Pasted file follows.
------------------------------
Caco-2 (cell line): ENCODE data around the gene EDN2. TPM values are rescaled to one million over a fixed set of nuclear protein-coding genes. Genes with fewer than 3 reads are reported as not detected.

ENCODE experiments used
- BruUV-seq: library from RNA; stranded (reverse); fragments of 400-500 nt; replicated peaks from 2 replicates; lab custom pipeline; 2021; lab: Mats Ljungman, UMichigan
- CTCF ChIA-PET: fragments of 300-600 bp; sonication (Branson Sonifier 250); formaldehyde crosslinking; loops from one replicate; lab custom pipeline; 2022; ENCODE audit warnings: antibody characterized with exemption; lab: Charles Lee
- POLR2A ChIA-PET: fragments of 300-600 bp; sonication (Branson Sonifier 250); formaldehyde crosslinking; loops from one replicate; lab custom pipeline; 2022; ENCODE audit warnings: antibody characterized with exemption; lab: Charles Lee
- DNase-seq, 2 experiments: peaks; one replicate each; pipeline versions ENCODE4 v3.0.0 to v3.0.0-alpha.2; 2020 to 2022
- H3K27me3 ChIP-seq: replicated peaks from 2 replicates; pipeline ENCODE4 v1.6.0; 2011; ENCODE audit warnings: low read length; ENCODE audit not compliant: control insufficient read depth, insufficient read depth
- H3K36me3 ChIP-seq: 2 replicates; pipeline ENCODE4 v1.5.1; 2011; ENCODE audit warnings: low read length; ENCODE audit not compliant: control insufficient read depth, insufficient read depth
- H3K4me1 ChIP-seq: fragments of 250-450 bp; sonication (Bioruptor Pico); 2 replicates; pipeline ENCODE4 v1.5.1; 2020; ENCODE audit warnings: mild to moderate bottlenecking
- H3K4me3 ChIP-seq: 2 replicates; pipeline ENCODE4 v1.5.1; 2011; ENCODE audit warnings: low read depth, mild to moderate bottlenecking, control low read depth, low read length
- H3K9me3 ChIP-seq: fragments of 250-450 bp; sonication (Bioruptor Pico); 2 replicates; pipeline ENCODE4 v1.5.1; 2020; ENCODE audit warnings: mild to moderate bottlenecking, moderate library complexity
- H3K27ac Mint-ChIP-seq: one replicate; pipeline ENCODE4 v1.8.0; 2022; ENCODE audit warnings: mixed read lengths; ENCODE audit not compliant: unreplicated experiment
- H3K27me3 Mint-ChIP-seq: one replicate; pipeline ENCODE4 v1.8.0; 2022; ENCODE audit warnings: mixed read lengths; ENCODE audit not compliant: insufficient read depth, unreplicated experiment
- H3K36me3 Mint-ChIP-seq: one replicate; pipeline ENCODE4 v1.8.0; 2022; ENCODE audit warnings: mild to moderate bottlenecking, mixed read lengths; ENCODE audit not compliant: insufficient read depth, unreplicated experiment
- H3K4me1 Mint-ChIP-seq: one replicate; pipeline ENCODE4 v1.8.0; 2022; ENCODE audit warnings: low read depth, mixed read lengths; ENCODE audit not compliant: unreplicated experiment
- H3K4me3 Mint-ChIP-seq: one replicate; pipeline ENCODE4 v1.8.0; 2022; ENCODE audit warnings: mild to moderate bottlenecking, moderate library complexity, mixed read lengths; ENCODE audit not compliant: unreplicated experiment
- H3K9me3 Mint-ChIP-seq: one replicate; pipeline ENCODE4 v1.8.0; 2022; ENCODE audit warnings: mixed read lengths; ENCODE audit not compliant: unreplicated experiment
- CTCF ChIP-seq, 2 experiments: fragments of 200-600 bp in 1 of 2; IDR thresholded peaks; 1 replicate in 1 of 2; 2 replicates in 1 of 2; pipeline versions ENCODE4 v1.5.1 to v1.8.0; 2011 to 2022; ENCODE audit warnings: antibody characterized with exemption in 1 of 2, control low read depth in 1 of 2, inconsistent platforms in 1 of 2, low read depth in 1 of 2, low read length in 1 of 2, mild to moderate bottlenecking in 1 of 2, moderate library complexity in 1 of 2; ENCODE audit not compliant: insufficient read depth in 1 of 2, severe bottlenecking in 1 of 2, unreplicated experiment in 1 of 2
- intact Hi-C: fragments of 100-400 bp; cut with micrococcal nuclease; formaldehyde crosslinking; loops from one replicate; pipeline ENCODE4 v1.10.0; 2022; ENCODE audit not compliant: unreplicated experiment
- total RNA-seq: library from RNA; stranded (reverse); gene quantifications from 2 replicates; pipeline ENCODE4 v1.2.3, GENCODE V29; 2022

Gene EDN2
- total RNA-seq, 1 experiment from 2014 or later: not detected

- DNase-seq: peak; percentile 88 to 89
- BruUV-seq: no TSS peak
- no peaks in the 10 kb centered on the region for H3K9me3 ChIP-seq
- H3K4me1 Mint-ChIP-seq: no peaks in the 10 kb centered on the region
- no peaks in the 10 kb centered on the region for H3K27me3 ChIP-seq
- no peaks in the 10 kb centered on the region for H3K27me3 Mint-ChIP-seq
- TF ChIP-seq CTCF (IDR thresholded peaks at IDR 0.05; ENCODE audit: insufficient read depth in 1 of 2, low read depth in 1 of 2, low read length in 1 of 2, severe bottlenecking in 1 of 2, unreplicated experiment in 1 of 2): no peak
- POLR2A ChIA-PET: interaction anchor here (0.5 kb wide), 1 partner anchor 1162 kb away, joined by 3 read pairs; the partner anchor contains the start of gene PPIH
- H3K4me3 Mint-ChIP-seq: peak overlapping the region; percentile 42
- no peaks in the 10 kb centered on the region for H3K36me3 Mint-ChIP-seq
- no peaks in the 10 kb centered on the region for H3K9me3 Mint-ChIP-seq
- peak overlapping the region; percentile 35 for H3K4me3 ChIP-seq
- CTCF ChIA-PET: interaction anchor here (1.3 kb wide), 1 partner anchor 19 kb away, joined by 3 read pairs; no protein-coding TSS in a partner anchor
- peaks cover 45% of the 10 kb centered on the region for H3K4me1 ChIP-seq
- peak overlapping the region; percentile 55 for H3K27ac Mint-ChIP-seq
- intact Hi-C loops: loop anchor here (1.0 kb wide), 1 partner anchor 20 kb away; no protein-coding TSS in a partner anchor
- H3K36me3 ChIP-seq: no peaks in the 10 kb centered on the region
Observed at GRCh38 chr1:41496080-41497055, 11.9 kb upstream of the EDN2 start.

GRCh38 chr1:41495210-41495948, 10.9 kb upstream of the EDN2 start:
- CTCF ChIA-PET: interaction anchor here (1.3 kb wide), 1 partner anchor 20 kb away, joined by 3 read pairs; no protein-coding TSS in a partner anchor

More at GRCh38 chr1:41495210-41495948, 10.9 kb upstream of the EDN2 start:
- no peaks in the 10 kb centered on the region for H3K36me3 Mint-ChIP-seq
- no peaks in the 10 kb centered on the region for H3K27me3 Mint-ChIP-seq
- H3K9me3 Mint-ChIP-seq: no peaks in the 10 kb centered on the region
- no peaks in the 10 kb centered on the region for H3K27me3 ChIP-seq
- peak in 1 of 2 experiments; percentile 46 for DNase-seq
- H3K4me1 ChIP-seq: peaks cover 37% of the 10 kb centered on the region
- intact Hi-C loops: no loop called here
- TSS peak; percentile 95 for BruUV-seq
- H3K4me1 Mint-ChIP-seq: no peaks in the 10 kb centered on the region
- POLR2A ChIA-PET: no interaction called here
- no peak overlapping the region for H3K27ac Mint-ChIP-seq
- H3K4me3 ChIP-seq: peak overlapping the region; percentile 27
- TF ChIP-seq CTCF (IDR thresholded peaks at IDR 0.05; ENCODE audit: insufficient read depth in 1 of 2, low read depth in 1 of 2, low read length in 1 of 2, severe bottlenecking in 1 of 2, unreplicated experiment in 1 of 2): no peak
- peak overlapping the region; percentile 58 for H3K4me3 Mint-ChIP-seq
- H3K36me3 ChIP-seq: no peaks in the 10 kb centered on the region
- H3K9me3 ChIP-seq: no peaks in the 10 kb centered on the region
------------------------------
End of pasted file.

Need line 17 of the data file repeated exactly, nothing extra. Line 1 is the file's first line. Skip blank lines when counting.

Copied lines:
- H3K9me3 Mint-ChIP-seq: one replicate; pipeline ENCODE4 v1.8.0; 2022; ENCODE audit warnings: mixed read lengths; ENCODE audit not compliant: unreplicated experiment